January 1996

Document Type


Degree Name



Dept. of Environmental Science and Engineering


Oregon Graduate Institute of Science & Technology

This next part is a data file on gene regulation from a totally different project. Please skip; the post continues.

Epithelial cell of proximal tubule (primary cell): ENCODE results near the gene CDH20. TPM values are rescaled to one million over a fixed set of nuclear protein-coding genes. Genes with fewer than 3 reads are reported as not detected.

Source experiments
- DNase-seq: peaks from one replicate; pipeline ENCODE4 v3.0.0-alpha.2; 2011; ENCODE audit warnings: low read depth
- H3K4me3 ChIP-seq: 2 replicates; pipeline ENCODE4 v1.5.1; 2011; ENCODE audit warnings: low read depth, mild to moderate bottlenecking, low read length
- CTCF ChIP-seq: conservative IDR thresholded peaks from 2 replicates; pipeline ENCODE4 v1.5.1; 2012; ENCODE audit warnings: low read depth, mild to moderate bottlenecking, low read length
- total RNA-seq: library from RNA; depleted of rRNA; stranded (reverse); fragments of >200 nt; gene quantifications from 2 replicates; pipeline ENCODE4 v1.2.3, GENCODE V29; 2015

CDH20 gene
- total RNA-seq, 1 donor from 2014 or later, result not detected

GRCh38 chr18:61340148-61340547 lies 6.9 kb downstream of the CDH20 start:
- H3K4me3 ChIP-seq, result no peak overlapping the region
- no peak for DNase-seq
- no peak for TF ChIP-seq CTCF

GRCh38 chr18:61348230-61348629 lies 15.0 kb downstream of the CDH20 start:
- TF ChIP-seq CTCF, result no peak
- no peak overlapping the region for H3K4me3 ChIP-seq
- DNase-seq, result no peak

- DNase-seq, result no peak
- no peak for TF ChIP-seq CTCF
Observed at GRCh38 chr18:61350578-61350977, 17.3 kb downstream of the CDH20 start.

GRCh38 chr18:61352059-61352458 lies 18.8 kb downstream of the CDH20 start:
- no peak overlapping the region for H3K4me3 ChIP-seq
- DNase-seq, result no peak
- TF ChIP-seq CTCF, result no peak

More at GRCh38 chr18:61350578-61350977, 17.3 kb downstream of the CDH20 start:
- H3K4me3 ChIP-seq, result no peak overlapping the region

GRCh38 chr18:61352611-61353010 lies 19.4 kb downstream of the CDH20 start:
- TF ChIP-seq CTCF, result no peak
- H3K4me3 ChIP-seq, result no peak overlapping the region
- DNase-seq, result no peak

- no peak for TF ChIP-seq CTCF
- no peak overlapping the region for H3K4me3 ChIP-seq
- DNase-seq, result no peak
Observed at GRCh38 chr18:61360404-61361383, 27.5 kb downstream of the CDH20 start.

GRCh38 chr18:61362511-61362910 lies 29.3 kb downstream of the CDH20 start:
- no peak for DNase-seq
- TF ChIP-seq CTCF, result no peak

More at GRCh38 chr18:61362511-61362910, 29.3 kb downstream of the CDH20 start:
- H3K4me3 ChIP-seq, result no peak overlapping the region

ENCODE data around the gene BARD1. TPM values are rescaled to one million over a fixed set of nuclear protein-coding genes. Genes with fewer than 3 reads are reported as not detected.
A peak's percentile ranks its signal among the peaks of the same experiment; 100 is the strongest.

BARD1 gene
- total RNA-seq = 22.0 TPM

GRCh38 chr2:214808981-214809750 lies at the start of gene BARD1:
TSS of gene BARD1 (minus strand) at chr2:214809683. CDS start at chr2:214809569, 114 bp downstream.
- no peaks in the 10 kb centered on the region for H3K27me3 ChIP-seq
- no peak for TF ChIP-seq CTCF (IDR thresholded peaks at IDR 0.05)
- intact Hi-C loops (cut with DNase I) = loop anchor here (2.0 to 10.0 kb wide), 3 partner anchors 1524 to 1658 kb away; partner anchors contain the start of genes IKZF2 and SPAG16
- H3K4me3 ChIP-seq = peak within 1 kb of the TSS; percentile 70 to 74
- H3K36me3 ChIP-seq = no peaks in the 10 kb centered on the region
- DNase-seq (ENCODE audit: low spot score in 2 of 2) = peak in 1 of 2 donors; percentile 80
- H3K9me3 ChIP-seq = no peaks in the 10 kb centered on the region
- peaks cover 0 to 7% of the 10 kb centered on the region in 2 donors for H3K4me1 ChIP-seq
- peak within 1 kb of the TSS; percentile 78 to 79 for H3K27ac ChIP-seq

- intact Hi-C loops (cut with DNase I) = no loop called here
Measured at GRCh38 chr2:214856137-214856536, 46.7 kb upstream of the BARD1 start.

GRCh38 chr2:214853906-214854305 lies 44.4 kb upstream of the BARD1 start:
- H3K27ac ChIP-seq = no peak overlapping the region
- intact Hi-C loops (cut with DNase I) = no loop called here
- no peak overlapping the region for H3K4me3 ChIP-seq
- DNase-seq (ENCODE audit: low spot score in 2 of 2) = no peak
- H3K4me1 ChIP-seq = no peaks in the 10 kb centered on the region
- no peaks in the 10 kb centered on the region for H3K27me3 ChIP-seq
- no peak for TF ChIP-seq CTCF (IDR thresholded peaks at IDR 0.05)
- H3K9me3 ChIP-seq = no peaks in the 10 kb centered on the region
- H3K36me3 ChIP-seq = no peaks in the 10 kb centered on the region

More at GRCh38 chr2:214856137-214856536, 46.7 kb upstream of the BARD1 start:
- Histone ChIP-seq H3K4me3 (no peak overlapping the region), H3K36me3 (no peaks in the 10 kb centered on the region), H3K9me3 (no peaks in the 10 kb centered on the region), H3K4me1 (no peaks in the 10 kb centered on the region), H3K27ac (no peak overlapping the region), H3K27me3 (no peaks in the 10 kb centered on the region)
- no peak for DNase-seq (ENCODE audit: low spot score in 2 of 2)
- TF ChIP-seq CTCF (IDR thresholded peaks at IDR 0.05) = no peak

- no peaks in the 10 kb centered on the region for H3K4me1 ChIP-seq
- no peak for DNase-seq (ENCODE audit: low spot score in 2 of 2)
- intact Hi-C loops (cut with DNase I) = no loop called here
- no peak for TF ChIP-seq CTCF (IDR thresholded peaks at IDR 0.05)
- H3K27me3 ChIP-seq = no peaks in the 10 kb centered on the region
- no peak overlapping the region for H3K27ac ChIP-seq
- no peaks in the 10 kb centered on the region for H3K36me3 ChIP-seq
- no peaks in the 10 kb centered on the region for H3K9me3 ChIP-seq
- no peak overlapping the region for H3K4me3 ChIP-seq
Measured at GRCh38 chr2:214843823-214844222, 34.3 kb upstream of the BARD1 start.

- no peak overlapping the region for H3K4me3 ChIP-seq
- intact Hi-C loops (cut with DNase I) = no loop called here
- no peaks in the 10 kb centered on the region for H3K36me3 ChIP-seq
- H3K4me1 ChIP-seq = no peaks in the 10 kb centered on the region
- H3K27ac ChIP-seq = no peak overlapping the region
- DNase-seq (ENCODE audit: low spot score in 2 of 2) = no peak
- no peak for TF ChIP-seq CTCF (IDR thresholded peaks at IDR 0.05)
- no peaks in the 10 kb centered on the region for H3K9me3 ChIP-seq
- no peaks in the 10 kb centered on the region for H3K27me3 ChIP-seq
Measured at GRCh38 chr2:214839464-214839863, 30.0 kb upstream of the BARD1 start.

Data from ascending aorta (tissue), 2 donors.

Although three-dimensional (3D) modeling of coastal and estuarine flows is becoming common, several limitations remain related to our ability both to describe and to numerically simulate the correct physics. Two key limitations concern vertical resolution: the lack of flexibility of current methods for vertical discretization prevents the optimal use of computational resources, and guidelines for vertical nodal placement are not available. The major contribution of this thesis is the development, analysis and test of an approach that allows for an unprecedented flexibility in the vertical refinement of the domain. This approach, which we refer to as localized sigma coordinates (LSC), is the first to allow the number of nodes per vertical to vary horizontally, and can therefore be considered a natural extension to the use of unstructured grids in the horizontal. To take advantage of the LSC, we perform the first systematic study for the vertical discretization in barotropic tidal flow simulations. The resulting optimal grid can reduce the errors relative to a uniform grid by over an order magnitude and compares favorably with non-uniform grids previously proposed. A criterion to guide the horizontal distribution of the total number of nodes is proposed and discussed in the context of simple one and two-dimensional models, and is then extended to three dimensions. Accounting for advection in three dimensions forces modifications to the criterion, but the overall concept proved to be useful: using a variable number of nodes per vertical reduces the maximum velocity errors by a factor of two. As part of our analysis of the LSC, we investigate the evaluation of the horizontal gradients in sigma-coordinate shallow water models. We show that horizontal gradients should be computed in sigma rather than z-coordinates, and that the so-called "hydrostatic inconsistency" typically associated with sigma coordinates does not correspond to a numerical inconsistency. The large errors associated with the evaluation of horizontal gradients can be by-passed through appropriate horizontal resolution, and a procedure to define this resolution is proposed based on results from a truncation error analysis. An application to the Tagus estuary demonstrates the enhanced accuracy provided by the LSC, and provides new insights into the estuary's 3D barotropic circulation. Strong residual currents (depth-averaged eulerian residual velocities of up to 0.5 m/s) are generated by advective accelerations and have a major impact on the mixing characteristics at the mouth of the estuary. The asymmetry between ebbing and flooding promotes exchanges between marine and estuarine waters, while the interaction between tidal and residual flows leads to strong chaotic stirring. The good performance of the LSC in a complex application establishes this method as an attractive alternative to the traditional sigma- and z-coordinates.





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